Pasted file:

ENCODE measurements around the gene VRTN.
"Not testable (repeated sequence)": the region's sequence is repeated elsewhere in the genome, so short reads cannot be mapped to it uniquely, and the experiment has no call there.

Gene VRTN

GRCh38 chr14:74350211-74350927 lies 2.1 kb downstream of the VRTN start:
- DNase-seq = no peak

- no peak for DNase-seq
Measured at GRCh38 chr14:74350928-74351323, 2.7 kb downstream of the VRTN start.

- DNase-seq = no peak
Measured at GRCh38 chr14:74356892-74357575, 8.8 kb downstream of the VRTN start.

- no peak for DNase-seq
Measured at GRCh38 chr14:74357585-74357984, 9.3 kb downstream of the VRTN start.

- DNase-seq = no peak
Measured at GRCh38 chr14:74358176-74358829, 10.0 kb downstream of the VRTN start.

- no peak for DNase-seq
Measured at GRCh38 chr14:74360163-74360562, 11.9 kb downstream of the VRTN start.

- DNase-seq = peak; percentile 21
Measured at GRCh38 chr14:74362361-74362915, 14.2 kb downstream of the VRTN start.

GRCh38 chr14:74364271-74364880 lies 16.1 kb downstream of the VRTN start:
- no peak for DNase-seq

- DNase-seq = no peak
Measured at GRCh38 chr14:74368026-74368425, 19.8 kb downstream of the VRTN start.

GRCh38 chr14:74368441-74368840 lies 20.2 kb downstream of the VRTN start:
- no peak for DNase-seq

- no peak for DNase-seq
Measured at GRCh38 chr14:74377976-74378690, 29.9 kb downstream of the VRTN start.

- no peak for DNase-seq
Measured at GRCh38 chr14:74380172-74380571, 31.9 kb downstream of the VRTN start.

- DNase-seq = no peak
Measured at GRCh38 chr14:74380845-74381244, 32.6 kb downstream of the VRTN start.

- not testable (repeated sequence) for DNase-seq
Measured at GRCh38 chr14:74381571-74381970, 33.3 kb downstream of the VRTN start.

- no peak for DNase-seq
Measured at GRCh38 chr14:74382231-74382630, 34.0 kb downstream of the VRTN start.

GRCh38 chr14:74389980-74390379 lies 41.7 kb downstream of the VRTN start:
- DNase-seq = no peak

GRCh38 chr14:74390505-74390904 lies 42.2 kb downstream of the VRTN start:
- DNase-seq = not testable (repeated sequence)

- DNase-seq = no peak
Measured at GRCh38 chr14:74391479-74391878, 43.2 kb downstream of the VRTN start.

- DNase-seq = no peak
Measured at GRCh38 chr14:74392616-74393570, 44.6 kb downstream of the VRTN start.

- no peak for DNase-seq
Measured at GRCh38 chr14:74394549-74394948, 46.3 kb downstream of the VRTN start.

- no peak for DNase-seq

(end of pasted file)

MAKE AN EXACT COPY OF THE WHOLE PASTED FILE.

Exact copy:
ENCODE measurements around the gene VRTN.
"Not testable (repeated sequence)": the region's sequence is repeated elsewhere in the genome, so short reads cannot be mapped to it uniquely, and the experiment has no call there.

Gene VRTN

GRCh38 chr14:74350211-74350927 lies 2.1 kb downstream of the VRTN start:
- DNase-seq = no peak

- no peak for DNase-seq
Measured at GRCh38 chr14:74350928-74351323, 2.7 kb downstream of the VRTN start.

- DNase-seq = no peak
Measured at GRCh38 chr14:74356892-74357575, 8.8 kb downstream of the VRTN start.

- no peak for DNase-seq
Measured at GRCh38 chr14:74357585-74357984, 9.3 kb downstream of the VRTN start.

- DNase-seq = no peak
Measured at GRCh38 chr14:74358176-74358829, 10.0 kb downstream of the VRTN start.

- no peak for DNase-seq
Measured at GRCh38 chr14:74360163-74360562, 11.9 kb downstream of the VRTN start.

- DNase-seq = peak; percentile 21
Measured at GRCh38 chr14:74362361-74362915, 14.2 kb downstream of the VRTN start.

GRCh38 chr14:74364271-74364880 lies 16.1 kb downstream of the VRTN start:
- no peak for DNase-seq

- DNase-seq = no peak
Measured at GRCh38 chr14:74368026-74368425, 19.8 kb downstream of the VRTN start.

GRCh38 chr14:74368441-74368840 lies 20.2 kb downstream of the VRTN start:
- no peak for DNase-seq

- no peak for DNase-seq
Measured at GRCh38 chr14:74377976-74378690, 29.9 kb downstream of the VRTN start.

- no peak for DNase-seq
Measured at GRCh38 chr14:74380172-74380571, 31.9 kb downstream of the VRTN start.

- DNase-seq = no peak
Measured at GRCh38 chr14:74380845-74381244, 32.6 kb downstream of the VRTN start.

- not testable (repeated sequence) for DNase-seq
Measured at GRCh38 chr14:74381571-74381970, 33.3 kb downstream of the VRTN start.

- no peak for DNase-seq
Measured at GRCh38 chr14:74382231-74382630, 34.0 kb downstream of the VRTN start.

GRCh38 chr14:74389980-74390379 lies 41.7 kb downstream of the VRTN start:
- DNase-seq = no peak

GRCh38 chr14:74390505-74390904 lies 42.2 kb downstream of the VRTN start:
- DNase-seq = not testable (repeated sequence)

- DNase-seq = no peak
Measured at GRCh38 chr14:74391479-74391878, 43.2 kb downstream of the VRTN start.

- DNase-seq = no peak
Measured at GRCh38 chr14:74392616-74393570, 44.6 kb downstream of the VRTN start.

- no peak for DNase-seq
Measured at GRCh38 chr14:74394549-74394948, 46.3 kb downstream of the VRTN start.

- no peak for DNase-seq